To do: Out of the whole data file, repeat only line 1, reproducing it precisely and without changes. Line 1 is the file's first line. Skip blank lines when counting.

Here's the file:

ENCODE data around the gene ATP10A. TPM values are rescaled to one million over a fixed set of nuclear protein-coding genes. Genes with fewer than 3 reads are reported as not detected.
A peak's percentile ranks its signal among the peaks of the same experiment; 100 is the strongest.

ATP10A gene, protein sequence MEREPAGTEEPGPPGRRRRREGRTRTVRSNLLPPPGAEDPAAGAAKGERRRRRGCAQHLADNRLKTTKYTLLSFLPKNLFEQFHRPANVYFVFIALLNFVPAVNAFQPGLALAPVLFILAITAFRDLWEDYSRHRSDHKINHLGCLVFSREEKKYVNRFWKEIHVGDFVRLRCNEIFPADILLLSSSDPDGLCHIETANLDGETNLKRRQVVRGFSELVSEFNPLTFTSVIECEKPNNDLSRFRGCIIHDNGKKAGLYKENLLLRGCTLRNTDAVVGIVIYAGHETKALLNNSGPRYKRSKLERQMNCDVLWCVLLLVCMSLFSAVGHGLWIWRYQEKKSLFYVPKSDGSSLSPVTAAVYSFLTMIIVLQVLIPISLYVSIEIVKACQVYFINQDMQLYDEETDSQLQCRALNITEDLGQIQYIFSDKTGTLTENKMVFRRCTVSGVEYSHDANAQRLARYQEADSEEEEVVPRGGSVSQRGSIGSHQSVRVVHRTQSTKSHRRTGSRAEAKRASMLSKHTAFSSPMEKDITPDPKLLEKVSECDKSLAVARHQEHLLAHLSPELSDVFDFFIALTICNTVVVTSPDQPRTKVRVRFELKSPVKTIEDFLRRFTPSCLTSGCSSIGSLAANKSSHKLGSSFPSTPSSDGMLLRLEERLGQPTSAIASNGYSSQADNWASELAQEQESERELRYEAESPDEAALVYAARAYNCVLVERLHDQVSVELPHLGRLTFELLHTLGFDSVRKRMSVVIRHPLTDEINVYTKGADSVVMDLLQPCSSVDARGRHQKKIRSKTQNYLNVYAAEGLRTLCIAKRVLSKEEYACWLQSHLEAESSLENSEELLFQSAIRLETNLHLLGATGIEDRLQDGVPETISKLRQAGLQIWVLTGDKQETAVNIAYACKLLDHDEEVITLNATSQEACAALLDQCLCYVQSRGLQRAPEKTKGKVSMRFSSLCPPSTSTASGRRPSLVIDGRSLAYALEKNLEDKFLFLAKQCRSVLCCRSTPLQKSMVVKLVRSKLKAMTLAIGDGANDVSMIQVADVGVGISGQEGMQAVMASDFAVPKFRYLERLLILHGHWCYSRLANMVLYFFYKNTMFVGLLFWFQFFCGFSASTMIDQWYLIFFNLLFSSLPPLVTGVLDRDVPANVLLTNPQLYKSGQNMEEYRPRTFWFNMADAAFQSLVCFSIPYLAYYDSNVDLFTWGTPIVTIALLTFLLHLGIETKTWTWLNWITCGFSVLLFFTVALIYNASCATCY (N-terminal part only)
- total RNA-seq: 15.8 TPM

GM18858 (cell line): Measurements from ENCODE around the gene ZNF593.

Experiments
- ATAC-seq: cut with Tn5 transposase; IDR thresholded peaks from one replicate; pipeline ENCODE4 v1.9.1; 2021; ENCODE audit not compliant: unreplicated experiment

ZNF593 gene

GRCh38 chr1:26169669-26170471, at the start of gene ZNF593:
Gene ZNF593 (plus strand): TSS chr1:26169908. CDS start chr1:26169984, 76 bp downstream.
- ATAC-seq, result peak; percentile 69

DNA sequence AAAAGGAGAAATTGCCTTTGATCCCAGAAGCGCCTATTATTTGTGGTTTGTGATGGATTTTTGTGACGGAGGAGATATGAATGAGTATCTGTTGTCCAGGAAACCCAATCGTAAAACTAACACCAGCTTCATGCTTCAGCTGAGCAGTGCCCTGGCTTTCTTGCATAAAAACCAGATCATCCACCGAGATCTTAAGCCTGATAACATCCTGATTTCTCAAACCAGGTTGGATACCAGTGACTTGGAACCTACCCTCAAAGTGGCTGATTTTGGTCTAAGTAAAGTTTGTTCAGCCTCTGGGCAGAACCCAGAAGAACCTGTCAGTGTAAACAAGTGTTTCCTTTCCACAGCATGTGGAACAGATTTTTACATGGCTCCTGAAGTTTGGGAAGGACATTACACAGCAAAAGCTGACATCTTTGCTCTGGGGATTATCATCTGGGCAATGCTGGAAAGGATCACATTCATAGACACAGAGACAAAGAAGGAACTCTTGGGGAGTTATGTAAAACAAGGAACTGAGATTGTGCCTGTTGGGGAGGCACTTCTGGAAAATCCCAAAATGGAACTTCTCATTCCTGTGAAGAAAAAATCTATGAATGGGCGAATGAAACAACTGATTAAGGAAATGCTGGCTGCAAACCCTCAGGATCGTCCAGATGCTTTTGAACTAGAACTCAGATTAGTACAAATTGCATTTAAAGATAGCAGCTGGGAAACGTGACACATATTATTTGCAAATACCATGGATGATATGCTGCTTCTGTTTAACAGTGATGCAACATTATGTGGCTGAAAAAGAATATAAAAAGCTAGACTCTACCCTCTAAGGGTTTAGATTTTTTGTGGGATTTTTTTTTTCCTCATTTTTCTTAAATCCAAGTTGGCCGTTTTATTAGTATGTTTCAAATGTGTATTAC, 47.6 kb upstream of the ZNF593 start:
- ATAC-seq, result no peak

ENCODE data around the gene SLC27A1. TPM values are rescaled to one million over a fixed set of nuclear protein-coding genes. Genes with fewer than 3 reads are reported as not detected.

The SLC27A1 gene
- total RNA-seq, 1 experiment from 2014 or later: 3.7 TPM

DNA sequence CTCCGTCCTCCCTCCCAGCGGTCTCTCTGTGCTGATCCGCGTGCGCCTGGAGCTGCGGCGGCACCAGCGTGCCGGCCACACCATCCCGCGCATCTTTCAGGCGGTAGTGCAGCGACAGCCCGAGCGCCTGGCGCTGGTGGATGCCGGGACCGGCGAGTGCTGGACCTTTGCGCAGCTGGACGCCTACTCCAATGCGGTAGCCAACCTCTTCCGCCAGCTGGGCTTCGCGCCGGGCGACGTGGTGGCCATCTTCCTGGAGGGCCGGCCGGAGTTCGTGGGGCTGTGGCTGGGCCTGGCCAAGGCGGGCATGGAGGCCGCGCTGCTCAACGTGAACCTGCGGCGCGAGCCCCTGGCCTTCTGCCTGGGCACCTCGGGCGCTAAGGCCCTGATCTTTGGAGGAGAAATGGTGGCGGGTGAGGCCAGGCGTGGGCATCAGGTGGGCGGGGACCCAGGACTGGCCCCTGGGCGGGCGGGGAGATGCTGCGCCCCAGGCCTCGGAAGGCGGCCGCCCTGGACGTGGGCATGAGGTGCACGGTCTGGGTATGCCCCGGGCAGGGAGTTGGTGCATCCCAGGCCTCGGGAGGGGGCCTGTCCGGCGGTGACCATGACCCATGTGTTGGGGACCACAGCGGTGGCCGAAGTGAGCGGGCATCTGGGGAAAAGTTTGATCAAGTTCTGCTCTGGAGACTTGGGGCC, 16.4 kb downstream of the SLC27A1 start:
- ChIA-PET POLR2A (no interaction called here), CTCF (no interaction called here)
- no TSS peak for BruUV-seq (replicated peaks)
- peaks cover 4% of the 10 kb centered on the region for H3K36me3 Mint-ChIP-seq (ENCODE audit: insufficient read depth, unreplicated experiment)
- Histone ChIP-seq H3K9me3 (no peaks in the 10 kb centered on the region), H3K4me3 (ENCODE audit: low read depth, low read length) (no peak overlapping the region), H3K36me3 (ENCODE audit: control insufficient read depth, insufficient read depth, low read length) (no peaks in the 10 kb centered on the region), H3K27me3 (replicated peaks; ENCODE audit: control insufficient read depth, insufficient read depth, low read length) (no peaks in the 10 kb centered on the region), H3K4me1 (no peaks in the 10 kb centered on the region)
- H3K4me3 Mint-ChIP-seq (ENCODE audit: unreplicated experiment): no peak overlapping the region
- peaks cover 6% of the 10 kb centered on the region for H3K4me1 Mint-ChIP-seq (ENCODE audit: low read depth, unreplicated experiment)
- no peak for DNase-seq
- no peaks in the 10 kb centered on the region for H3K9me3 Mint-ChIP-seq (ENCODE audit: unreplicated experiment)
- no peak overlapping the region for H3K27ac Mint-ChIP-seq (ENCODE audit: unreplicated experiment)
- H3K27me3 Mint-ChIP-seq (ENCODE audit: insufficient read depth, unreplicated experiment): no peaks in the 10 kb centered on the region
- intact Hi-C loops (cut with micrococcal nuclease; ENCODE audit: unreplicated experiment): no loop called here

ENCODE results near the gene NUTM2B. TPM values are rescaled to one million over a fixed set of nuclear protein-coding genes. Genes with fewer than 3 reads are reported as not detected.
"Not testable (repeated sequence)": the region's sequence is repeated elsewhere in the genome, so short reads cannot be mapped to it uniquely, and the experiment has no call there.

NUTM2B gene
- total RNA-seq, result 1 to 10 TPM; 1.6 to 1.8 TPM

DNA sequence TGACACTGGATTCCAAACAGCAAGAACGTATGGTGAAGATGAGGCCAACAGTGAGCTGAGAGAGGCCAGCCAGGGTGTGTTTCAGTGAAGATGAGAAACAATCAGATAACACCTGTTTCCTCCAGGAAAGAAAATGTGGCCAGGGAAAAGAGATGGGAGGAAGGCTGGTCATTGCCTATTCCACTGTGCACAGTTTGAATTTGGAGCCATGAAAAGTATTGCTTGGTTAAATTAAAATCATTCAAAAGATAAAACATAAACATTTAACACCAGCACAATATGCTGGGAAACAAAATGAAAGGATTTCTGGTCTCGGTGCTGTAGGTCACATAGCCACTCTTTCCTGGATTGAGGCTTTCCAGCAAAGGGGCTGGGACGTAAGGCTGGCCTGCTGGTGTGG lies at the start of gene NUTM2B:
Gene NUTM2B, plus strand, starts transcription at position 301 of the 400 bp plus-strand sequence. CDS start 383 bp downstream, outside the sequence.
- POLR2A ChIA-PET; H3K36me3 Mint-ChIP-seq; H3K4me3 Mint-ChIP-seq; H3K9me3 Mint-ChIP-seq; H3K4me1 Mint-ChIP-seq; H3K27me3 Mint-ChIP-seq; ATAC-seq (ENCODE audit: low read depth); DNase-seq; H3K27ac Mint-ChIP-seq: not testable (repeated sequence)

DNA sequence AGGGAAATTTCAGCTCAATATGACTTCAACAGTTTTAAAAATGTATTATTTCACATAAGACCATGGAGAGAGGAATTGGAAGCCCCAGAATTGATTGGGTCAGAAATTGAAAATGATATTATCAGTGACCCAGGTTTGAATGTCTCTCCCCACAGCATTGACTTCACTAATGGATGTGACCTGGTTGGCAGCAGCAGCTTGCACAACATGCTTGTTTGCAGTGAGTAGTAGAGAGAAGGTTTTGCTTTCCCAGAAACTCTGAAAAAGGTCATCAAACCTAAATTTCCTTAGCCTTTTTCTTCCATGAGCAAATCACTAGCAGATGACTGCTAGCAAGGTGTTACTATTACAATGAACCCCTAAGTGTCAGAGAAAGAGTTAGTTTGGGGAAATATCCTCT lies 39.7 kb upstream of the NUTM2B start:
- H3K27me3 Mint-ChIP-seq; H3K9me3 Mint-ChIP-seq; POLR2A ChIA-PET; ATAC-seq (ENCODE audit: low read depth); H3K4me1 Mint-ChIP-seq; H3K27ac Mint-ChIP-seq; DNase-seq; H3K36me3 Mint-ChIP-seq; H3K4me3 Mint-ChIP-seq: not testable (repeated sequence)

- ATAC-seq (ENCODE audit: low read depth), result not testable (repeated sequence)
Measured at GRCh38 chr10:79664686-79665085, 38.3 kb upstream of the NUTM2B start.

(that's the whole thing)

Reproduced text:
ENCODE data around the gene ATP10A. TPM values are rescaled to one million over a fixed set of nuclear protein-coding genes. Genes with fewer than 3 reads are reported as not detected.